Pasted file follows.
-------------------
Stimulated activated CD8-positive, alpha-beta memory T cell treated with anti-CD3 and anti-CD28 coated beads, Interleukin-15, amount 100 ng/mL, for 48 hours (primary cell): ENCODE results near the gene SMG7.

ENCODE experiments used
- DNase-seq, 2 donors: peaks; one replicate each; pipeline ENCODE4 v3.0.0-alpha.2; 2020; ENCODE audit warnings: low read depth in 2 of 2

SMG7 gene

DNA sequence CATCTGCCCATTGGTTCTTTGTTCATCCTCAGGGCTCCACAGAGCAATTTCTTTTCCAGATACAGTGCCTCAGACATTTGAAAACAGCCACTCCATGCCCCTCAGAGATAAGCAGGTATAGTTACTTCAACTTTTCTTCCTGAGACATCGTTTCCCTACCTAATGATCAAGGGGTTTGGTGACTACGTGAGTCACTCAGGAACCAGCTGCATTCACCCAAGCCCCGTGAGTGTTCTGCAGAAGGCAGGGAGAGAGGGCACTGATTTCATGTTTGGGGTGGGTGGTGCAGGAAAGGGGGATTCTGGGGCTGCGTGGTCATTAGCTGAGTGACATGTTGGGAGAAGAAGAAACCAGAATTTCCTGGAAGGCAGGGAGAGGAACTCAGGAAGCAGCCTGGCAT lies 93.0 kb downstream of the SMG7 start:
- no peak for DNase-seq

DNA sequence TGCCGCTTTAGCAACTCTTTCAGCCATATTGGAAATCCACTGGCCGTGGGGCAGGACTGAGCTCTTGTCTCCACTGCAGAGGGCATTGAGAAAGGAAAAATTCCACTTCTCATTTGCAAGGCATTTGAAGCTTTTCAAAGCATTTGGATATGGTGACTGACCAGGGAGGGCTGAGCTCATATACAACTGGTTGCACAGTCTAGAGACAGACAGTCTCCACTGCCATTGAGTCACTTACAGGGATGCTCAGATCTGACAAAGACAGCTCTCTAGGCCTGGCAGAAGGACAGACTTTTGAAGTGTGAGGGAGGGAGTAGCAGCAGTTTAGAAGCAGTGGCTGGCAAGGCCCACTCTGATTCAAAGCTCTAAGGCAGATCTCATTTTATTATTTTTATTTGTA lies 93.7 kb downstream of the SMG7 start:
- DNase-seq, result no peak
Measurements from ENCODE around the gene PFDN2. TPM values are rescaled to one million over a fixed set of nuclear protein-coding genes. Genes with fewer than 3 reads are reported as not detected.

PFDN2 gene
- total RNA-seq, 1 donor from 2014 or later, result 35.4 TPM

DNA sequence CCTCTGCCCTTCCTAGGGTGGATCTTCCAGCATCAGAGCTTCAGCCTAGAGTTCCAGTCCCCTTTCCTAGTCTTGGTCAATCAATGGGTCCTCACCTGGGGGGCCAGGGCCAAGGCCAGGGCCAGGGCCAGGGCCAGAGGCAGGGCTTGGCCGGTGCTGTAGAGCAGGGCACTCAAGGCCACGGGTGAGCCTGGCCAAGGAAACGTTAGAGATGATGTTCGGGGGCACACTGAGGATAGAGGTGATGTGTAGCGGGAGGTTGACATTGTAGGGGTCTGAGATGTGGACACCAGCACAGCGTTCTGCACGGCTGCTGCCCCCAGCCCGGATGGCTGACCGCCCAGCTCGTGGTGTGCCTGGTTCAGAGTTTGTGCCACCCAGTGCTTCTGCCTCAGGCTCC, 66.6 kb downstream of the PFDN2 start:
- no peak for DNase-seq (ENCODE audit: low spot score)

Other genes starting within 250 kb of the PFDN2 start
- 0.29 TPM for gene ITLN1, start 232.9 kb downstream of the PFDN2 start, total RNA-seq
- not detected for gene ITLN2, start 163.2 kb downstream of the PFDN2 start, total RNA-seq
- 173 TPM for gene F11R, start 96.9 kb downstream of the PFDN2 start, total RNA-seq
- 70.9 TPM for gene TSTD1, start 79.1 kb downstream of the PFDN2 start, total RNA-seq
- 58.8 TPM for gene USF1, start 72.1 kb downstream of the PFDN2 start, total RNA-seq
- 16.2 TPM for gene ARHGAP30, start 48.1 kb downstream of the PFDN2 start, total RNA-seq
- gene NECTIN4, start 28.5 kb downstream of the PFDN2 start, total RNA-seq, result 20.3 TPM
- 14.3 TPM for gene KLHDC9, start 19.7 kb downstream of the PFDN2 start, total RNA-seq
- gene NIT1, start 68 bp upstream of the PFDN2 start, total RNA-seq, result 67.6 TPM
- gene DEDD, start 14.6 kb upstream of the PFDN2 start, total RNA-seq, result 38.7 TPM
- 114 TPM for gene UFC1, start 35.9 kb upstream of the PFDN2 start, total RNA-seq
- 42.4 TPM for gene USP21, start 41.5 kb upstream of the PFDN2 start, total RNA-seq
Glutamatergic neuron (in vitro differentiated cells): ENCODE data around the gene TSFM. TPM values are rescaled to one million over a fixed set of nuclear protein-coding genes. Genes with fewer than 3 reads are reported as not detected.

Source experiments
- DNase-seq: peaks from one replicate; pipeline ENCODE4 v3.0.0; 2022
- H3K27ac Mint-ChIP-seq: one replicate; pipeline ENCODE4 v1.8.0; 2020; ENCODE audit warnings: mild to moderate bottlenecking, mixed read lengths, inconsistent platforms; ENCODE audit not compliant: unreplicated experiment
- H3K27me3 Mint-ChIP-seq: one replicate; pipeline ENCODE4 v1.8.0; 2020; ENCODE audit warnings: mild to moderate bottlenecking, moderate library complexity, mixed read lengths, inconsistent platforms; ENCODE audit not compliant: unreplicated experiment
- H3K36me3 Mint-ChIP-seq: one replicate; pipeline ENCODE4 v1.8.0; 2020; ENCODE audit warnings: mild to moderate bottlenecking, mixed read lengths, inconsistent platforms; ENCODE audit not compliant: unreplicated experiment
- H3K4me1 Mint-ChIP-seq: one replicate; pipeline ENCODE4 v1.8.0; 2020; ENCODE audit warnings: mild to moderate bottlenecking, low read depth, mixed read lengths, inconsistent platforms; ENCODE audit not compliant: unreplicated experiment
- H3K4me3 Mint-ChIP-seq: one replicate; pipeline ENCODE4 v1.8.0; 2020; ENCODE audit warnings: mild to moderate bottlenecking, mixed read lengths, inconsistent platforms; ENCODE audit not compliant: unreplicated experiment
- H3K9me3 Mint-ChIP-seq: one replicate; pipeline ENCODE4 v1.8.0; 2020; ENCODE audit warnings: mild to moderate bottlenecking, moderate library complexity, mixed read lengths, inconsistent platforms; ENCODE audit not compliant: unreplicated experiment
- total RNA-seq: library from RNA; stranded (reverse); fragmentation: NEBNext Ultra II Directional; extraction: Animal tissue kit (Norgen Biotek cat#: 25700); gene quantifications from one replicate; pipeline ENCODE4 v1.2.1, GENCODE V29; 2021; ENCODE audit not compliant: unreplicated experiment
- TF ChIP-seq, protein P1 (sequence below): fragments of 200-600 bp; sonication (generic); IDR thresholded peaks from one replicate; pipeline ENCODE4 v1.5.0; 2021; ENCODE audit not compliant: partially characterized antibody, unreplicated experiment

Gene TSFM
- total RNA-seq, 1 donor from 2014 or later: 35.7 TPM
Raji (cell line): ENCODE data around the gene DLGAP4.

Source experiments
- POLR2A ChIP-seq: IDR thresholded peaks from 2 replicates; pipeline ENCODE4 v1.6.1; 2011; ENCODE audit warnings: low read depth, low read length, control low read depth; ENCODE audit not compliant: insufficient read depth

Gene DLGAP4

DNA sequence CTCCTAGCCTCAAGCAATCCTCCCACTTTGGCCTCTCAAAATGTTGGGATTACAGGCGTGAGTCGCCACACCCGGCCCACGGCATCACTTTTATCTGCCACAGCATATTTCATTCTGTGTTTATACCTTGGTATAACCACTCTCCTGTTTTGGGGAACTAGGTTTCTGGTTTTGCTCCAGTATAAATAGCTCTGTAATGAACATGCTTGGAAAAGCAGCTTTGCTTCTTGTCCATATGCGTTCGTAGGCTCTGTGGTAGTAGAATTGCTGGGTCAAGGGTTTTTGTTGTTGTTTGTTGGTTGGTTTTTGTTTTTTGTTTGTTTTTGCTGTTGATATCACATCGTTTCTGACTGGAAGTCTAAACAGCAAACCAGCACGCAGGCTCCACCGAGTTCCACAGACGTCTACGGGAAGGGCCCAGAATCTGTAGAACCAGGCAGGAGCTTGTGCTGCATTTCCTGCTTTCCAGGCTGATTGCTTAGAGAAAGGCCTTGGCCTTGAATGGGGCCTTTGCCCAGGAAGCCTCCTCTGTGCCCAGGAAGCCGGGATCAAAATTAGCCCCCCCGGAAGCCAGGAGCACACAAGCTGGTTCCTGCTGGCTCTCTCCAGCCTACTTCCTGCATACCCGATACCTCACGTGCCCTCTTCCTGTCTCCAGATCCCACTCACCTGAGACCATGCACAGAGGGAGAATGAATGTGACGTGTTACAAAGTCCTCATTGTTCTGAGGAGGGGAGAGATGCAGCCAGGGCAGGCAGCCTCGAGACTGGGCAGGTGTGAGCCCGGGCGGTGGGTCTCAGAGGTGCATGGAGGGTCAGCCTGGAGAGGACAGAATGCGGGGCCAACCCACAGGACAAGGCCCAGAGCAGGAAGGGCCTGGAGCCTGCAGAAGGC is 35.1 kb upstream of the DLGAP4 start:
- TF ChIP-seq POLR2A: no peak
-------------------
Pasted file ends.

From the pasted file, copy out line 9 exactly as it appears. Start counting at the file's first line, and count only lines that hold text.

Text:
Measurements from ENCODE around the gene PFDN2. TPM values are rescaled to one million over a fixed set of nuclear protein-coding genes. Genes with fewer than 3 reads are reported as not detected.